Thursday, September 22, 2022

Neighborhoods of Concentrated Poverty

Below is a map showing cities in the USA with neighborhoods of concentrated poverty. It's from this Brookings Metro PDF report.  Read the introduction in this article

This map was part of background information showing places where communities need extra help. Solutions were offered and are described in the report, and in this webinar that introduced the report. 

The PDF report included the set of maps below, showing concentrated poverty in Chicago and other cities.  Look at maps I share below, and on this and the Tutor/Mentor blog.  I've been pointing to Chicago's West and South side neighborhoods as places needing help for more than 2 decades! 

While this is a new report and map, the problem is not new.  The map below was from a 2014 report which I wrote about in this 2015 article.

Maps that show high poverty areas in Chicago and other places have driven the work of the Tutor/Mentor Connection (1993-present) and Tutor/Mentor Institute, LLC (2011-present) for more than 2 decades.  

In the 1994 Chicago SunTimes article, I'm shown with one of the students from a tutor/mentor program I was leading in Chicago. The map in the background was one produced by my organization. The shaded areas are places with concentrated poverty, where I've been trying to help volunteer-based tutor/mentor programs grow since starting the T/MC in 1993.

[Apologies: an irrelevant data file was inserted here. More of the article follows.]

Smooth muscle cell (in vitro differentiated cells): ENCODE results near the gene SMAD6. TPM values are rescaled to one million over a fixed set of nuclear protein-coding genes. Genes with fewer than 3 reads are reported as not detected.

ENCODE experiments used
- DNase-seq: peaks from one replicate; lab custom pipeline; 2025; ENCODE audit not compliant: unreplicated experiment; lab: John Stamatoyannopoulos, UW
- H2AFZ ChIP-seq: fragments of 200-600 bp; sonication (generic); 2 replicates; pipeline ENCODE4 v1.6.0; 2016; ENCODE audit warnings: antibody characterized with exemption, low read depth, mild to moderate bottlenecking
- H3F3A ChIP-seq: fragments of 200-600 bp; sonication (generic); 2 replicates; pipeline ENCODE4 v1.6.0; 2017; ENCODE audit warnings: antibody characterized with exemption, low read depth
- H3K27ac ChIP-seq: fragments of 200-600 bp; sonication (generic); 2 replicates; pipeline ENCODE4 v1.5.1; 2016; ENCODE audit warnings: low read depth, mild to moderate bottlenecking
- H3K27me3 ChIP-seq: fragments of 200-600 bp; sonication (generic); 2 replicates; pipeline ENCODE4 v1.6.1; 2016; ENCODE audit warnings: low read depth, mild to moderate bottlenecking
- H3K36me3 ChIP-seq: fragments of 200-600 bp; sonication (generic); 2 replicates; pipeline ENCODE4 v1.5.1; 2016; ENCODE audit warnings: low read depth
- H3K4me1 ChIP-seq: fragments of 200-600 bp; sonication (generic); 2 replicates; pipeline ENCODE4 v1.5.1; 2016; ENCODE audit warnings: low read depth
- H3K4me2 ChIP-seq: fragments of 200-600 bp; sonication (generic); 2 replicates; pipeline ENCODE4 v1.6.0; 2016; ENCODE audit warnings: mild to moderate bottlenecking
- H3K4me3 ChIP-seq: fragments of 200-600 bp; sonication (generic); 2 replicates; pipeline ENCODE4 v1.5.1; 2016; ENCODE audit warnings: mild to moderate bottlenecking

So this is not a new problem. 

The student shown with me in the SunTimes article now has a graduate degree and a son in college. That's the potential impact of organized tutor/mentor programs. We need more of them. They need to reach K-12 kids in every high poverty neighborhood.  Each city shown in these maps needs a Tutor/Mentor Connection-type strategy to make this happen. 

The solution.  

The PDF that I shared above included this graphic. Communities that were able to implement all of these steps showed positive gains in reducing poverty and increasing community wealth. 

Getting more people involved in helping the neighborhood, in building and sustaining non-school learning and mentoring organizations, and drawing resources to help improve school performance, high school graduation, college attendance and graduation, are additional needed strategies.

The problems are old. The report offers new solutions.  Implementing these requires the same strategies that have been needed for decades.

Mobilizing public attention and support that would make long-term solutions available in every one of these high poverty areas is what would be new. This 1995 Chicago Tribune article shows that I had a "master plan".

What I did not have was the ability to communicate this effectively to the millions of people who need to be involved in solutions, for the many years it takes to build involvement, build commitment to solutions, then provide funding and talent to those solutions on a consistent basis for many years.

What's needed is for many to take the YOU role shown in the graphic below.

Share my articles and the reports I point to, such as those from and those listed in various sections of the Tutor/Mentor Library. 

Educate yourself. Then engage your network. Offer help. Don't wait to be asked. Build a shared understanding and "Give" until it feels good. Build habits of learning by reading these articles weekly, and pass that on to your kids.

This is a long-term problem, requiring long-term solutions. 

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